The Intervertebral Disc Enthesis


The intervertebral disc forms an elaborate enthesis that links adjacent vertebrae together. What makes it different from other entheses is that it contains a gelatinous core that is a remarkable shock absorber. This core is reminiscent of a pressurised tyre and minimises stresses between the adjacent bone surfaces that makes the normal disc a remarkable piece of biological engineering. It is hoped enthesis biology knowledge on this website will help patients, doctors and scientists working on the disc better understand disease towards the aim of developing new research directions.


There are 23 discs in the human spine all of which can be affected by Ankylosing Spondylitis and the related Spondyloartropathies.

The intervertebral disc is composed of the anulus fibrosus (usually spelt as annulus fibrosus in literature) which is the tough outer ligamentous coat that is rich in fibrocartilage at its attachment sites to bone. The annulus is layered like an onion to give it extra strength.

The gelatinous core of the disc is called the nucleus pulposus which act like air in a pumped up tyre. This occurs because the specialised matrix in this region called glycosaminogylcans (GAGs) absorbs giving the disc its shock absorbing properties.

This cartoon graphic shows a view from the side "lateral view" and a view from above which is take right through the middle of the disc. Of note the nucleus pulposus is well hydrated and acts like a the air in a pressurised tyre to keen the bones apart. The annulus circumferential enthesis functions like a tyre and keeps the disc in place.

Blood supply of the Disc

At the attachment points to bone the enthesis is completely made of fibrocartilage. This resilient stress resisting tissue has no blood vessels that are friable and prone to injury.

The vertebral endplate is bone and it is critically important in to function since the limited oxygen and nutrients that reach the core of the disc, to a large degree, do so via diffusion across this endplate [1]. The white regions in the figure below show the large extent to which a normal disc enthesis lacks blood vessels and the regions in red show where the blood vessels are located.

This is an actual disc and beautifully shows to what extent the disc lacks a blood supply. The bony endplates of the vertebrae are red because they are highly vascular and contain blood. However the anulus fibrosus and the nucleus pulpous are completely avascular and appear as white. Fibrocartilage may also be present on the vertebral endplates where it dissipates stress from the compressed nucleus pulposus (green arrows). Finally only the outer surface of the ligament of the annulus has a limited blood supply (yellow arrows where the anulus changes from white to brown due to a limited blood supply

Anatomy Considerations

The enthesis attachment point to bone and the nucleus pulpusos have no nerves in the healthy state.

Both early Psoriatic Arthritis and Osteoarthritis have a tendency to affect the discs in the neck. The discs in the neck are very mobile and show lots of age related damage in normal subjects. It is possible that microdamage to the neck discs is the common link as to why PsA and Osteoarthritis affect this site [2].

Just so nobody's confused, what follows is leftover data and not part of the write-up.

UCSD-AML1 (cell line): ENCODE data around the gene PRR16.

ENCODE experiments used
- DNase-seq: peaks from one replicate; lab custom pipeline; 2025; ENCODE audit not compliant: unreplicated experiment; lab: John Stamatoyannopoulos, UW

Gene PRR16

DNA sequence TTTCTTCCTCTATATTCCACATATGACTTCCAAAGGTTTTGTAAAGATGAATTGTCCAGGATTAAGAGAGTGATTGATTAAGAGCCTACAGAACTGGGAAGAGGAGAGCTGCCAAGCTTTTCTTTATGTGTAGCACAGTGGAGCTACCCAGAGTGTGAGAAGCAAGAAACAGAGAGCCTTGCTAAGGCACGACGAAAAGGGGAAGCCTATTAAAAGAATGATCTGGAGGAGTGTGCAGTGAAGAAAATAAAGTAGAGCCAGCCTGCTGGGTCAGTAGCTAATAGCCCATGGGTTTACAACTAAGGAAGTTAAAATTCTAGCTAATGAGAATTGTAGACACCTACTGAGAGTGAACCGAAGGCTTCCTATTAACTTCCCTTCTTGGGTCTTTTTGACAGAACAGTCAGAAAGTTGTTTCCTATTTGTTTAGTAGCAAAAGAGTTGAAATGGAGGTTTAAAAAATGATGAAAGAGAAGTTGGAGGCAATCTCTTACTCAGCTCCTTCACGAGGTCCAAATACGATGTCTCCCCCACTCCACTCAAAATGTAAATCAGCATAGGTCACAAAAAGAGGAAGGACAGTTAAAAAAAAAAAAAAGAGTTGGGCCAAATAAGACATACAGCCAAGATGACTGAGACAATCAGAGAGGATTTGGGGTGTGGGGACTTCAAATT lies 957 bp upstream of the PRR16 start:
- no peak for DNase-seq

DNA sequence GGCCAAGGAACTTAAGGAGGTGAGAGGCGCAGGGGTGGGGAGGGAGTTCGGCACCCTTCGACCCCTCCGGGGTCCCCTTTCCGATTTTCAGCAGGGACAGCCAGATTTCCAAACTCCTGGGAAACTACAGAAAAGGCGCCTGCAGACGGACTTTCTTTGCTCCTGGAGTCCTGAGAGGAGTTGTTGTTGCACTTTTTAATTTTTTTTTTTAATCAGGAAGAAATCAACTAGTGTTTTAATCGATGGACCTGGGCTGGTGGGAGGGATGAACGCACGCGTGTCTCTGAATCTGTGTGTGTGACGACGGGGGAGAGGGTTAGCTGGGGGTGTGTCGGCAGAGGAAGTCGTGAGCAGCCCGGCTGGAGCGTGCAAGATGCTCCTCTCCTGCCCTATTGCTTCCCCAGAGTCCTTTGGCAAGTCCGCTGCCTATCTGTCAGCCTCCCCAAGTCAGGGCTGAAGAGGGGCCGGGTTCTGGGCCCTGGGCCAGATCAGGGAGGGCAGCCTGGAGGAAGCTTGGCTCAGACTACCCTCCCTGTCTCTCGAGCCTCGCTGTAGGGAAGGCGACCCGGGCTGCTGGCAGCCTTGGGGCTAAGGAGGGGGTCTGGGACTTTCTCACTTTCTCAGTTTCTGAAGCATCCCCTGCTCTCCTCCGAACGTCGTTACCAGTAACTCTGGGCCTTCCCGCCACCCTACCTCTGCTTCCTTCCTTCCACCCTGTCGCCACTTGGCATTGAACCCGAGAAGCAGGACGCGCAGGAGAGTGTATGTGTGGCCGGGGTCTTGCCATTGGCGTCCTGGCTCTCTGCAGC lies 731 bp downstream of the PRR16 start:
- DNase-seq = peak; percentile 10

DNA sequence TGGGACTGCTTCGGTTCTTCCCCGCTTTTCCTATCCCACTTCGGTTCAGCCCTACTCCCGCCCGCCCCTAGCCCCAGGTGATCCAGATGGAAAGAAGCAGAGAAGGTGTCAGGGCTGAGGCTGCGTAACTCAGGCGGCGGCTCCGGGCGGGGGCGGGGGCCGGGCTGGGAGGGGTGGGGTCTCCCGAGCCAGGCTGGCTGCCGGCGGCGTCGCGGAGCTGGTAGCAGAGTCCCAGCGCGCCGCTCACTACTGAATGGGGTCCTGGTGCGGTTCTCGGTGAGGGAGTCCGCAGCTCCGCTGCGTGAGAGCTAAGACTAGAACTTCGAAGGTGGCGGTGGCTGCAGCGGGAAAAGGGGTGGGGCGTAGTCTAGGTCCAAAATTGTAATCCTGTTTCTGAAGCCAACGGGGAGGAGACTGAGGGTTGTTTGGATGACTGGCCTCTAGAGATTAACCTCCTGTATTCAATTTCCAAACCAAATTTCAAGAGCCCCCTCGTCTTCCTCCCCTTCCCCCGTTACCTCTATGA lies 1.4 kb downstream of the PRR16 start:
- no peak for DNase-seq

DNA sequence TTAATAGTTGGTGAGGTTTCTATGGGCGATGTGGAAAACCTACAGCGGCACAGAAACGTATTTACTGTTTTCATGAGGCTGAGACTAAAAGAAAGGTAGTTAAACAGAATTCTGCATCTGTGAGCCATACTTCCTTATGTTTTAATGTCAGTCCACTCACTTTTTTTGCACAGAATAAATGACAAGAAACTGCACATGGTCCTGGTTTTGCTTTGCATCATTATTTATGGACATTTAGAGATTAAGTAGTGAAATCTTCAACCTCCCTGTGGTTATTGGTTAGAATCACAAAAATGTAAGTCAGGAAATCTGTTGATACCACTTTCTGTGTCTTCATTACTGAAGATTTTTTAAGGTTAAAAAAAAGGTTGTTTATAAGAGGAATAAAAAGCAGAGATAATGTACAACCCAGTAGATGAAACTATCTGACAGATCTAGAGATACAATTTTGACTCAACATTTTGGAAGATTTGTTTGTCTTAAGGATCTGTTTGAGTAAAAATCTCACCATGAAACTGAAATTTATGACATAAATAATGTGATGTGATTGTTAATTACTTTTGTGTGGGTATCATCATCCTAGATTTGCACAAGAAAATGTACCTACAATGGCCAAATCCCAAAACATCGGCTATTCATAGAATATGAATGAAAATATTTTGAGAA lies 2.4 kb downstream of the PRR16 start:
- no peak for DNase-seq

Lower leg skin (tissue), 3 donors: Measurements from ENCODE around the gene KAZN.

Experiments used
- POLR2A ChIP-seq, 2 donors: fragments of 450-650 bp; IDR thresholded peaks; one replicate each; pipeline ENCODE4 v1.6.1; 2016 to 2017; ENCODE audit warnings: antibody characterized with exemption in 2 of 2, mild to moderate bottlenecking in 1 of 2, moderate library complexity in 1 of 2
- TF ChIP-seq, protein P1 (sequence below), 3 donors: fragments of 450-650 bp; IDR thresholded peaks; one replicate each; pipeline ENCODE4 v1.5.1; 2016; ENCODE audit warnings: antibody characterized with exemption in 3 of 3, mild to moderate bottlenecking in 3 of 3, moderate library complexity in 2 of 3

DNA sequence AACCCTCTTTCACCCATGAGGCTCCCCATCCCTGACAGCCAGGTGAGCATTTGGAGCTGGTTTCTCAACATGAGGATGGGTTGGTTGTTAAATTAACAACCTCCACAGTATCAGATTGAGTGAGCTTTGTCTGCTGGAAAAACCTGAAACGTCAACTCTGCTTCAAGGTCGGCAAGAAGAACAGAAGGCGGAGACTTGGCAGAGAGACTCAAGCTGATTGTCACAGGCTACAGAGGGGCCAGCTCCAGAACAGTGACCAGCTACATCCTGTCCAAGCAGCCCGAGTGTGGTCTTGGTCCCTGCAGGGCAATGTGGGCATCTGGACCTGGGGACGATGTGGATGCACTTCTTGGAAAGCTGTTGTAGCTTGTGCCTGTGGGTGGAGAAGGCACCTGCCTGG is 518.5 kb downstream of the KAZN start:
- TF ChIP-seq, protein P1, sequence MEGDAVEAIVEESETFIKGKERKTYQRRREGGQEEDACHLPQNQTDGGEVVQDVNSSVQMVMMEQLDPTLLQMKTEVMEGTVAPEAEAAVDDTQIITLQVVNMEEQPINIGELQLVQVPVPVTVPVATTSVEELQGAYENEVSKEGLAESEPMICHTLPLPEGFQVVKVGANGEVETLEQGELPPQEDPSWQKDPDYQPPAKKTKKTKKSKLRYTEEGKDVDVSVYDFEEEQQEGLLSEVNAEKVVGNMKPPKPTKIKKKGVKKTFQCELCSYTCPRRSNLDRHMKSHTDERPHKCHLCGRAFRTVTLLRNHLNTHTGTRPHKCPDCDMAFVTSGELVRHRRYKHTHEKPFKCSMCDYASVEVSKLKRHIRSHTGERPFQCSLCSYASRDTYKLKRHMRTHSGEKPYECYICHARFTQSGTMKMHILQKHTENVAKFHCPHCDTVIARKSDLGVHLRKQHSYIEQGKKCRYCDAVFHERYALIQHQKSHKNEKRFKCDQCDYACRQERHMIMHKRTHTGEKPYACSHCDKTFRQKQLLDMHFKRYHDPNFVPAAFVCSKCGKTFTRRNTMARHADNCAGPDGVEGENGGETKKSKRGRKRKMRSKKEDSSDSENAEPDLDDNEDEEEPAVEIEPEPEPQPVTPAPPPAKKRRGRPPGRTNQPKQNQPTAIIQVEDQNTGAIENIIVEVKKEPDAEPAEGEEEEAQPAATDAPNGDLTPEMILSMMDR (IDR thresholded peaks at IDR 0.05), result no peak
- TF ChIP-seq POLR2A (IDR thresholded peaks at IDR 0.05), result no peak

Degenerative disorders or "wear and tear" also typically affect the lower lumbar which manifests as pain which emanates from multiple tissues including bone bruising, new bone formation and scarring and nerve ingrowth to the enthesis.

The other problem that occurs in discs in a prolapsed disc which usually manifests in younger subjects when the jelly component of the disc protrudes backwards thru a tear in the annulus and compresses nerves typically leading to leg and foot pain. Prolapsed intervertebral discs may occur in younger people who otherwise have a fairly healthy disc.

Implications for back pain

Loss of the nucleus pulpusos material by allowing "bone on bone" compression may render the circular enthesis of the disc useless. Conversely damage to the anulus or to the bony endplate can lead to the nucleus pulposus being partially displaced into the bone which will also lead to loss of function.

Like other entheses around the body the disc enthesis is subject to microscopic fibrocartilage damage, microscopic bone damage, and abnormal vessel penetration in disease and nerve ingrowth that piggybacks on the blood vessels [2]. Given the body weight that is going through these diseased structures it is notoriously difficult to treat the resulting pain.

The engineering of the native disc is so complex that it is very hard to replace or repair. This is compared to the knee or hip joints where replacement is highly effective.

Beyond weight loss and smoking cessation, which may facilitate attempted repair responses, and consumption of pain relieving medications there is a lack of treatments for disc problems. Surgical procedures that fuse the diseased segment offer good pain relief. However, the altered mechanics tends to move the problem to the adjacent disc.


1. Spine (Phila Pa 1976). 2004 Dec 1;29(23):2700-9. Nutrition of the intervertebral disc. Urban JP, Smith S, Fairbank JC.
2. Rheumatology (Oxford). 2015 Jan;54(1):29-38. Epub 2014 Sep 16. Differentiation between osteoarthritis and psoriatic arthritis: implications for pathogenesis and treatment in the biologic therapy era. McGonagle D, Hermann KA, Tan AL.
3. Lancet. 1997 Jul 19;350(9072):178-81. Nerve ingrowth into diseased intervertebral disc in chronic back pain. Freemont AJ, Peacock TE, Goupille P, Hoyland JA, O'Brien J, Jayson MI.

Resources - an excellent resource on the intervertebral disc by Doug Gillard.